This will be kept short, and I promise I’ll use this blog for something other than ranting about the economy again soon….

.. but I caught an editorial by Bernard Lunn, a fellow I’ve never really taken seriously for a number of reasons.

Back in April, Bernard started writing for ReadWriteWeb, and erroneously asserted that we were in a recession. He’s been asserting ever since (and for sometime before, I’m guessing, just not at RWW) that we’re headed for gravely dire times.

As I’ve said, I’ll believe it when I see it. I haven’t had anyone conclusively demonstrate to me the connection between Wall Street and Main Street, and I’ve had a number of people refute it.

Back to the thing that set me off today, Bernard Lunn.  Today he asked, in all earnest, where the alarm bells were:

Seeing the Blogosphere afire with tales of crisis in start-up land, with emails going from the wise investors to their portfolio companies, makes me think: no duh! Driving with your eye only on the rear view mirror is not smart. I hate to say “I told you so” but some times I cannot help myself. We have been banging this drum for a year. Not that it took a genius to see that a downturn was coming, it was bleeding obvious! We followed up with perspective here and here. When the sky started to fall a few weeks ago we started to look on the positive side.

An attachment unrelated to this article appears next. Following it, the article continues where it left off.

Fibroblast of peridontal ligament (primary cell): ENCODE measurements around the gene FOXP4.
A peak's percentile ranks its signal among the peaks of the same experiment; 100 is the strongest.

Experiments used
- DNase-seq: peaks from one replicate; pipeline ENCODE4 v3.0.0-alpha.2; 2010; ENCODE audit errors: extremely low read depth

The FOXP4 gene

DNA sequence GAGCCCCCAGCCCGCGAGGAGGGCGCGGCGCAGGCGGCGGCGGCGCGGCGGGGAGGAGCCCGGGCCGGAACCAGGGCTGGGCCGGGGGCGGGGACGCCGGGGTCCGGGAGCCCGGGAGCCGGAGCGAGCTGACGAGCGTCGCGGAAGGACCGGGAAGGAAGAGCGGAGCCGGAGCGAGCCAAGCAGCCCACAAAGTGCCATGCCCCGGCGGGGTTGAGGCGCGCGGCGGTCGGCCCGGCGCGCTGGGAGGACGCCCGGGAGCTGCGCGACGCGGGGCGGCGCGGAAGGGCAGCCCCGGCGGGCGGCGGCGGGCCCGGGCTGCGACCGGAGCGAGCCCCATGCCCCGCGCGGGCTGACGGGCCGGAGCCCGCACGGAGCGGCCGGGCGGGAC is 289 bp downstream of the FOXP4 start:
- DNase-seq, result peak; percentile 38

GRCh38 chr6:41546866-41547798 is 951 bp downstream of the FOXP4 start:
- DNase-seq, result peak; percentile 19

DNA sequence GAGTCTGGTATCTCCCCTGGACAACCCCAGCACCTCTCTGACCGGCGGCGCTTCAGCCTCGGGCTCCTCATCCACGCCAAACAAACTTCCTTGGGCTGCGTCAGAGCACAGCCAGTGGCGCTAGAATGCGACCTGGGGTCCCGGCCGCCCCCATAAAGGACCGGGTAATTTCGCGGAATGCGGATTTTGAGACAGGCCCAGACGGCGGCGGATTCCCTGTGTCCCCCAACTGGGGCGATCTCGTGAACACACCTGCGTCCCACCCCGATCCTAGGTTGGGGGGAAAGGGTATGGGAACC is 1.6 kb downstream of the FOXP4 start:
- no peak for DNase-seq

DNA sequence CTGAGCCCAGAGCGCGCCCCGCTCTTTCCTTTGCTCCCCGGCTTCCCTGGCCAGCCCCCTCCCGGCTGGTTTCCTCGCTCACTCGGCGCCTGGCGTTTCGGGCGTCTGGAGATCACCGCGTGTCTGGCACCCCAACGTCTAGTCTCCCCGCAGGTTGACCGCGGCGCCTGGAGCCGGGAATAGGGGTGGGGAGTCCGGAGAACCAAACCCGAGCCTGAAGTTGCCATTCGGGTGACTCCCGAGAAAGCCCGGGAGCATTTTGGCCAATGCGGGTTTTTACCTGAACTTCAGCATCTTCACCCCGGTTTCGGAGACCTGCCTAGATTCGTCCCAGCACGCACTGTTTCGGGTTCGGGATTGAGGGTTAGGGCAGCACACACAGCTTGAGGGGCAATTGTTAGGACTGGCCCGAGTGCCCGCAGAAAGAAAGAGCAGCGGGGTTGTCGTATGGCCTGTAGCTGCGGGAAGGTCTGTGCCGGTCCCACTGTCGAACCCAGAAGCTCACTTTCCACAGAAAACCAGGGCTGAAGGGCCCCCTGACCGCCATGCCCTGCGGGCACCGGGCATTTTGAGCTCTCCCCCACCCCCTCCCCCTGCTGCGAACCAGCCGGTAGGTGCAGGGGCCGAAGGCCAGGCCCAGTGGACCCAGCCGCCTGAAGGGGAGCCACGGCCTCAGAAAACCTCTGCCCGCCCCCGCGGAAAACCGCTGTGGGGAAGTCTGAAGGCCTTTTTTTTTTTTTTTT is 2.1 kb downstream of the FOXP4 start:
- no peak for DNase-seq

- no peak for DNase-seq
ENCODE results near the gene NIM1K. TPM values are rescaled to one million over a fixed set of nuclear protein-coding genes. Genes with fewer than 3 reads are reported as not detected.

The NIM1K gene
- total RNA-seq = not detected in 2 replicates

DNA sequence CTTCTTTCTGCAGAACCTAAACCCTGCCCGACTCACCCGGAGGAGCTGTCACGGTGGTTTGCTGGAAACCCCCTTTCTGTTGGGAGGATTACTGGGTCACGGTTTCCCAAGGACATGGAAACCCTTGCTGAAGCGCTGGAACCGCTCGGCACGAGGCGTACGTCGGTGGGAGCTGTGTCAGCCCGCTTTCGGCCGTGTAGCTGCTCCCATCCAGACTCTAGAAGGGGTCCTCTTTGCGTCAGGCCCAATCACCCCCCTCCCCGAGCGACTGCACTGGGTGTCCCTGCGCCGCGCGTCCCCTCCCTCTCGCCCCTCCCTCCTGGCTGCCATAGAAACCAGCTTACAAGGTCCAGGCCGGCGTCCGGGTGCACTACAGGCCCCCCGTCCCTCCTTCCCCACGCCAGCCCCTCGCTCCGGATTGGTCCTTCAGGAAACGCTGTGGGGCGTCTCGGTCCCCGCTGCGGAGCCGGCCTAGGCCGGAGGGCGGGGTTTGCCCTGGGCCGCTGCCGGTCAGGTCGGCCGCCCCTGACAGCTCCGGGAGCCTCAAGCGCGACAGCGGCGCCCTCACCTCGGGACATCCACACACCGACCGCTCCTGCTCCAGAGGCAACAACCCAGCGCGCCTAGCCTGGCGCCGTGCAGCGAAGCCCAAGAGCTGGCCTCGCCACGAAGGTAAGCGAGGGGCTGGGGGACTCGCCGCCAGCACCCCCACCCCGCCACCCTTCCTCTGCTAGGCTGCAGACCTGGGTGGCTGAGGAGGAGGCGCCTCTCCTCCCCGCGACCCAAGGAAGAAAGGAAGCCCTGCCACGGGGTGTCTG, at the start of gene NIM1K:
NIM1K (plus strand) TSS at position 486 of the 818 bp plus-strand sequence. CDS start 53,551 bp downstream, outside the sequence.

Wanna know why we didn’t hear the alarm bells?  Because the false alarms have been going off for ages now.  There was only one person that predicted the situation we’re in that I’ve heard mention it in the last three years, and he’s not a blogger.
Everyone else has been pointing to our unemployment rate, which is still phenomenal, our GDP, which is still growing, and the price of oil and gas, which is now falling.
They’ve been, as Bernard so succinctly put it, banging this drum for years saying the bubble is going to burst any second now, and are wondering why we didn’t believe them.
Has anyone heard the fable of the boy who cried wolf? Seriously, I can’t be the only one to know that tale. Bernard isn’t the only one, either.  People have been saying we’re in a bubble and it’s going to collapse on us since 2005, less than a year after the term came into existence.
Here’s the bottom line, people: You can’t say that the end is near for the entire duration of the boom and when it ends three years later claim victory. It doesn’t work like that.
Update: Although I used Bernard as a foil for this piece, he gives four pieces of advice at the end of his post, all of which I agree with.  You should read it for that.